8 - The Michigan Daily - Tuesday, April 23, 1996
With close to
on campus and
the largest alumni
tuned in to the
the views of
staff and alumni
on the next
One /zundredfive years of editorzal freedom
Andre Adams of the Native American Student's Association offers input to the University Board of
Regents at a search forum held in December.
Forum speakers voice igh hopes
if the next president has every quality listed by
the more than 228 people who spoke at the nine
presidential search forums, the University's 12th
leader will be like "God on a good day.'
That's what Regent Philip Power (D-Ann Ar-
bor) told the crowd at the Detroit forum, one of the
public sessions held across the state.
During these search forums, which were de-
signed so the University Board of Regents could
get input, speakers listed elaborate qualifications
for the next president.
Concerns included the desire for a president
who will emphasize teaching over research, in-
crease diversity in the faculty and the student
body, feel comfortable in the realms of academia,
and strengthen relations between the University
and the state government.
.: Former state Sen. Lana Pollack said relations
with Lansing should be a primary concern for the
person who fills the shoes of President James
Duderstadt, who will step down June 30.
"The next president needs to be almost as comfort-
able within the public and political realms as within the
University," Pollack said during the alumni forum.
Ann Arbor Mayor Ingrid Sheldon told the board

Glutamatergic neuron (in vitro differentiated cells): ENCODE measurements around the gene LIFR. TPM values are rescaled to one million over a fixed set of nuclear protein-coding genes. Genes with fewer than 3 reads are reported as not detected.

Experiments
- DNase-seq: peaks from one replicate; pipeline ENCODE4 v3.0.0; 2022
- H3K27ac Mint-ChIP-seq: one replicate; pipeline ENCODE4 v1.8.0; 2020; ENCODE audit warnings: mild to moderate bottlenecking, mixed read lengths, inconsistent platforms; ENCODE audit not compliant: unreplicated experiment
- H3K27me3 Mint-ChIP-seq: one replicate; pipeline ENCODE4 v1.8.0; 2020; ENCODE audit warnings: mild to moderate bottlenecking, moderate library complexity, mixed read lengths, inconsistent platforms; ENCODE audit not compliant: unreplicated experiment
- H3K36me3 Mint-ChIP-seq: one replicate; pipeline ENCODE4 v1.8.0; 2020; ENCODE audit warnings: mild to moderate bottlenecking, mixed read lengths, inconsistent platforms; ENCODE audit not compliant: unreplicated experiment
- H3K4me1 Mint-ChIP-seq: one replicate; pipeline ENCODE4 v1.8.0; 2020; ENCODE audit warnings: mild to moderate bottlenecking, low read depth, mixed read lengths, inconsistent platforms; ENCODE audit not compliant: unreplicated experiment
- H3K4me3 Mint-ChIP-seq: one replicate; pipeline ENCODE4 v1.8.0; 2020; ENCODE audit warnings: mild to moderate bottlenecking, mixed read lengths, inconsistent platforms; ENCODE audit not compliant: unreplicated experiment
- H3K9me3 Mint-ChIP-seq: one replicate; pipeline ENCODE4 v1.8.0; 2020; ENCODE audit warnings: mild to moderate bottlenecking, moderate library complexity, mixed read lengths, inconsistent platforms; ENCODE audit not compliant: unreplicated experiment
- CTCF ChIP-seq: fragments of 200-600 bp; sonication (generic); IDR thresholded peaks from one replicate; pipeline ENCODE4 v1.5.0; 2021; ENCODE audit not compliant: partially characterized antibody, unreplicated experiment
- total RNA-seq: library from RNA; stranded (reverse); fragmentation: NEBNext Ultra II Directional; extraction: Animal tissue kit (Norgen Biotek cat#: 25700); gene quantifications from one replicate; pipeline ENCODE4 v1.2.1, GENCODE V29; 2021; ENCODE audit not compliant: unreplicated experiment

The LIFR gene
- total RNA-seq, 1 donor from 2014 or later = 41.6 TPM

that the president should be committed to strength-
ening relations between the University and the
community. The city of Ann Arbor, she said,
attracts students to the University.
"I personally have always used the term symbi-
otic to describe town-gown relations. The two and
the gown should strive because of each other,"
Students emphasized their desire for continued
diversity, as well as the importance of an open
LSA senior Stacia Fejedelem, president of the
Residence Halls Association, said the next president
needs to be more open to student concerns.
"We would like to see someone who is visible
to students," Fejedelem said. "We are looking for
someone who is willing to get to know the student
'U' Community Asks For Qualities in Next President
Two hundred twenty-eight people spoke at forums on
the presidential search. The following are three of 16
categories to which community members responded.
Will the next
leader hail from
inside the 'U?
Should the next University president be an outsider bring-
ing fresh perspectives and new ideas or would an internal
candidate be best able to understand the University's tradi-
tions and challenges'?
This is a question the University Board of Regents will
confront next fall as it assesses the qualities needed to guide
the University into the 21st century.
The two most recent presidents have come from within the
University. farold Shapiro, who led the University from 1980-
87. was a professor of economics. James Duderstadt, who
assumed the preside cyin 19tandischedkto step down
June 30. first served as dean of Engineering and later as provost.
Regent Deane Baker (R-Ann Arbor) said the hiring of
internal and external candidates "is a periodic factor."
Baker, who was involved in the searches that hired Shapiro
and Duderstadt. said that in the case of the next president, "an
outsider might be more appropriate."
While expressing admiration for the two most recent presi-
dents, Baker said the next president will face new issues in
finance and maintaining the quality of undergraduate education.
Regent Shirley McFee (R-Battle Creek), a co-chair of the
Presidential Search Committee, said strong candidates from
within the University will also be considered in the search.
The Presidential Search Committee consists of all the
members of the Board of Regents.
McFee said the ideal president would have extensive
experience in both higher education as well as the public and
private sectors. McFee said a University insider might be